As trainers, I’m guilty of it myself, we talk about how our training program promotes exercises that are “transferable” but we don’t really go into detail as to what that actually means. From my 8 years of experience as a gym owner and 12 years as a personal trainer here is how I’ve come to understand transferability…
I understand transfer to mean an improvement in the following:
Transfer to everyday living
At the most basic level, functional movements produce a capacity to make life easier. Functional movements provide a quality of life you would not have otherwise. If you don’t believe me just ask the individual in the nursing home struggling to squat themselves off a chair. The fitter you are the less this is an issue in your life. Although I know many young males who can’t raise their arms overhead without squinting in pain. This too will become problematic over time if not taken care of.
Transfer to similar movements (muscular)
In training, we believe functional movements have the ability to translate into more advanced movements of similar fashion. The air squat is a non-loaded barbell squat. The KB Deadlift is similar to the barbell Deadlift. This series of progressions from least advanced to most advanced provides a protocol all trainers can use to develop mastery of the most complex movements.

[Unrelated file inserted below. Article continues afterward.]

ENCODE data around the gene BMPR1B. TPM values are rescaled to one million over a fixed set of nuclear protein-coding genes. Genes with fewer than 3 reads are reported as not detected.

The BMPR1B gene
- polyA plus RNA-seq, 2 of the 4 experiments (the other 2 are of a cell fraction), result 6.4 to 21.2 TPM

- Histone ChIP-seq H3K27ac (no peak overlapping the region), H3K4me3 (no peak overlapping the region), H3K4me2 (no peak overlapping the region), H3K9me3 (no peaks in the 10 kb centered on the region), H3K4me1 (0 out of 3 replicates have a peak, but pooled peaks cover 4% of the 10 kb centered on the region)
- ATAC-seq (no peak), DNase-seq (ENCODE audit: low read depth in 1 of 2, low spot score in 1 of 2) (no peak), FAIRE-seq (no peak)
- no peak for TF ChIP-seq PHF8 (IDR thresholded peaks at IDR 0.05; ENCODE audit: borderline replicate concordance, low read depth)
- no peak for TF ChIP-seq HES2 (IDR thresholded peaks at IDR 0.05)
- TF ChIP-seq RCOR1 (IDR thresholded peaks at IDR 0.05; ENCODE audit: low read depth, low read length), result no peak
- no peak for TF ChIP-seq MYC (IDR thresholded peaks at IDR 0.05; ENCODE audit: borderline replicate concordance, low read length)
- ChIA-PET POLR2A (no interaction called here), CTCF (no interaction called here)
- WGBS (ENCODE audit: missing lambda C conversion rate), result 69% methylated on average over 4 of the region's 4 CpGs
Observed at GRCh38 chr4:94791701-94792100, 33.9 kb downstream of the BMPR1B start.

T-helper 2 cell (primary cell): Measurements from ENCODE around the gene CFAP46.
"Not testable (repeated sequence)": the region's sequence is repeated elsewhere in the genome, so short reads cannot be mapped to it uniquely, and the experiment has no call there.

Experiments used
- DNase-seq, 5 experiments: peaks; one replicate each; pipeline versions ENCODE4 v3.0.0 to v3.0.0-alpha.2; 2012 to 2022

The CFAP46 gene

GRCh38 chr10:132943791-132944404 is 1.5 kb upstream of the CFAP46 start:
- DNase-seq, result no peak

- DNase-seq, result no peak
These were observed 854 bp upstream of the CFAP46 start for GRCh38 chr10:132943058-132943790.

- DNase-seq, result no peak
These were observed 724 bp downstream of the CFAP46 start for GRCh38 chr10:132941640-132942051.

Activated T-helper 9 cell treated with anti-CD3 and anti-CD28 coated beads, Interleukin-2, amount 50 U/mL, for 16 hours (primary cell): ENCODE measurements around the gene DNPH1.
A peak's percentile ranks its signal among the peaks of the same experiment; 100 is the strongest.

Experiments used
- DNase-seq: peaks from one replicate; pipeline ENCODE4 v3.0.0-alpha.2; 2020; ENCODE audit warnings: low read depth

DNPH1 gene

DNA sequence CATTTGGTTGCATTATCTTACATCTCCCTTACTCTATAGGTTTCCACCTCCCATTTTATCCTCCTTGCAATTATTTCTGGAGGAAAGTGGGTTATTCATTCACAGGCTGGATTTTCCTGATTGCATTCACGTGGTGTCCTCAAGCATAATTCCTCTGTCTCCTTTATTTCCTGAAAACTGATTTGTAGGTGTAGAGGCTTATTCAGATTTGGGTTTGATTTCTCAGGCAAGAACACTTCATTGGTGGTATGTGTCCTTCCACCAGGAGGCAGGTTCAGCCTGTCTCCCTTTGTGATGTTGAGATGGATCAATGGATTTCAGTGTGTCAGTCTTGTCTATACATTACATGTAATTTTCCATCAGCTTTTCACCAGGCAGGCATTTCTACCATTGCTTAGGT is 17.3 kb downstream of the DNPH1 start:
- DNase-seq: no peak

Transfer to similar time domains (physiological)
Movements aren’t the only thing that can be transferred. The muscle doesn’t care whether you train with a bar or a band. The muscle knows no difference. Thirty pounds of resistance is thirty pounds of resistance regardless of the tool. The transferability of functional movement training is that using movements for cardiovascular training has the same benefits as traditional cardio training with the benefits of strength, power, and speed of weightlifting. Training 1-minute intervals transfer into 1-minute intervals of like motor patterns.
Transfer to a sport (ultimate demand)
At the most elite level, athletes training in the gym to become better athletes. The idea is that becoming bigger, faster, stronger will translate to becoming a better athlete. Functional movements provide that opportunity by attempting to mimic the movements, time domains, and requirements of their respective sport. This is not to neglect the skill specific training required to be a great athlete. It is not a coincidence that the age at which kids are training for sport is getting younger and younger.